It’s clear in our family records, that sometime soon after 1860, George F. Boller, left his beloved Wayne County, Ohio, spending his final years living with his oldest daughter Christiana (nicknamed Anna C.) and the Benjamin B. Stutzman family on the Mennonite farmlands of Elkhart County – Clinton Township – near Goshen, Indiana.
1865 Indiana Tax Records from Elkhart County, IN.
This Indiana District 10 tax document (above) from 1865 lists area residents – Elkhart County – their professions, and the state tax paid from their work. George Boller is listed here, Clinton Township, and shows him as a 4th clap peddler with $10 of tax paid in 1865. I’m assuming a “peddler” simply means a salesman, but for the life of me, I can’t find any information on what a ‘4th clap’ is!
Through the help of Wanda Kauffman Hoffman in Goshen, we’ve located a copy of George’s last will and testament that was written on July 14, 1876. This will was recorded in the Elkhart County Courthouse in Goshen, Indiana on December 24, 1877, following George’s death.
George F. Boller is buried in the Clinton Union Cemetery – located on County Road 36, four miles east of Hwy 33 – in Goshen, Indiana – right next to his oldest daughter, Anna C. (Christiana) and her husband Benjamin Stutzman.
Over the years, we’ve made several visits to the grave site – which, amazingly, is only a couple of miles east of LaVonne Unrue’s home – Sandy’s mother – in Goshen. In 2016 – as part of Our Boller Story 200th Year in America Celebration – we replaced the old grave stone which had fallen into dis-repair. Click here to read the full story.
As we were working on an extensive re-write of this George F. Boller story in January 2022, we were able to recover on-line – via Ancestry.com – 52 amazing documents that we’ve never seen before in our 25+ years of research…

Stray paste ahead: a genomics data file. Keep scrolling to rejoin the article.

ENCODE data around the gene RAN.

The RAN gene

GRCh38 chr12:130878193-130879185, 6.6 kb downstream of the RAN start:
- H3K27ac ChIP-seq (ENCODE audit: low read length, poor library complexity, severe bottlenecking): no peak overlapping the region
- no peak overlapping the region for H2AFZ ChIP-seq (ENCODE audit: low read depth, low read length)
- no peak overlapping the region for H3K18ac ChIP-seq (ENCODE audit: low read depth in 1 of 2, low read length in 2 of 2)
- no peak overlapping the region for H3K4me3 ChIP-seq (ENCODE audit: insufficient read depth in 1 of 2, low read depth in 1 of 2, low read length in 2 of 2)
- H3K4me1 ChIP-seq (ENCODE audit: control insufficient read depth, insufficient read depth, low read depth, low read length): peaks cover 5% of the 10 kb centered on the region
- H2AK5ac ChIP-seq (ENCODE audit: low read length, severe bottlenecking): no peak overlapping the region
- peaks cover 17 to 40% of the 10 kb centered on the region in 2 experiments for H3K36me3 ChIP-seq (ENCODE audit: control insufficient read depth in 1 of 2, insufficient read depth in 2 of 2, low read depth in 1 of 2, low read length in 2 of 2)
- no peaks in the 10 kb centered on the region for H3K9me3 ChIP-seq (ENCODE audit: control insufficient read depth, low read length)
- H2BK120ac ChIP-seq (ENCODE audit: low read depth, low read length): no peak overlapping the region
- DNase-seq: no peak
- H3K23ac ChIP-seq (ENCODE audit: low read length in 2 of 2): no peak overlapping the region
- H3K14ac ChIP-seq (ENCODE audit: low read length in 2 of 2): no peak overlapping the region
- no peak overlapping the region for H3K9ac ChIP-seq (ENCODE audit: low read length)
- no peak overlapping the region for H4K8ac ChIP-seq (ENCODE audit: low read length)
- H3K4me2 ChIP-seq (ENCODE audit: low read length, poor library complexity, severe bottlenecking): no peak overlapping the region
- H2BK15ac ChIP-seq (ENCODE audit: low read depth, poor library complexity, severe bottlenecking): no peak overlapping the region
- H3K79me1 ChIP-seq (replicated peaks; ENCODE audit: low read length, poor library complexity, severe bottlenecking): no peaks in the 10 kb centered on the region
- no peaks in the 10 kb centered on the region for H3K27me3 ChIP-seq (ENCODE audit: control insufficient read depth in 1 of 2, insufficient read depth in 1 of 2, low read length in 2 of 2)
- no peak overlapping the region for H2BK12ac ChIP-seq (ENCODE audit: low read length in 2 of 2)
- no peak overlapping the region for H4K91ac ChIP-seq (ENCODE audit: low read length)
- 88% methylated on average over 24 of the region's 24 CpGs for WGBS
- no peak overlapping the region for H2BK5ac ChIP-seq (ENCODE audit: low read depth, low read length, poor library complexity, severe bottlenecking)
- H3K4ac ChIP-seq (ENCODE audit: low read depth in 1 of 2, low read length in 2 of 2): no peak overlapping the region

As these records show, after George died in 1877, his son, George Z. Boller, served as executor of his will. As I sorted through these many pages, I’m amazed at how precisely George, Jr. cared for George’s assets of $404.59 (see inventory sheets above – one signed by Benjamin B. Stutzman, George’s son-in-law – Anna C’s husband) with whom he was living at the time of his death).
Another amazing piece of paperwork we found (above) was both the order and the paid receipt ($20) for George’s original gravestone from C.V. Inks Marble Works of Ligonier, Indiana. This paperwork offers us some valuable information that no one had ever been able to recover – until now. And there it is – surprise – surprise…
Now, with this new bit of information – George passing on October 8, 1877 and not December 8 – I guess we’ll need to add an asterisk to our new gravestone! Because now, the world knows that George F. Boller’s true birthday was actually two months earlier than we’ve recorded in the past! It’s “officially” November 18, 1793 – not January 18, 1794!
In my drive for accuracy, I seriously considered in 2022 to go back to the good folks in Goshen, Indiana and see if we could correct the gravestone. I had a great talk with Wes, the owner of LaGrange Monument Works, who said that these kind of things happen on occasion. He told me that he could either make a whole new headstone with the corrected dates or we could engrave a copper plate to mount over the present one. The cost? $700-$1000.
I seriously talked it over with my wife, Sandy, but realized that, like Wes said, when trying to follow the historical trail of any relative, the further back one goes in time, the more likely it is that accurate dates may never be found. So, for now, I’m gonna leave George’s “history” as we set it before this latest discovery and since the dates are off by only two months, it really doesn’t change any of the rest of his story.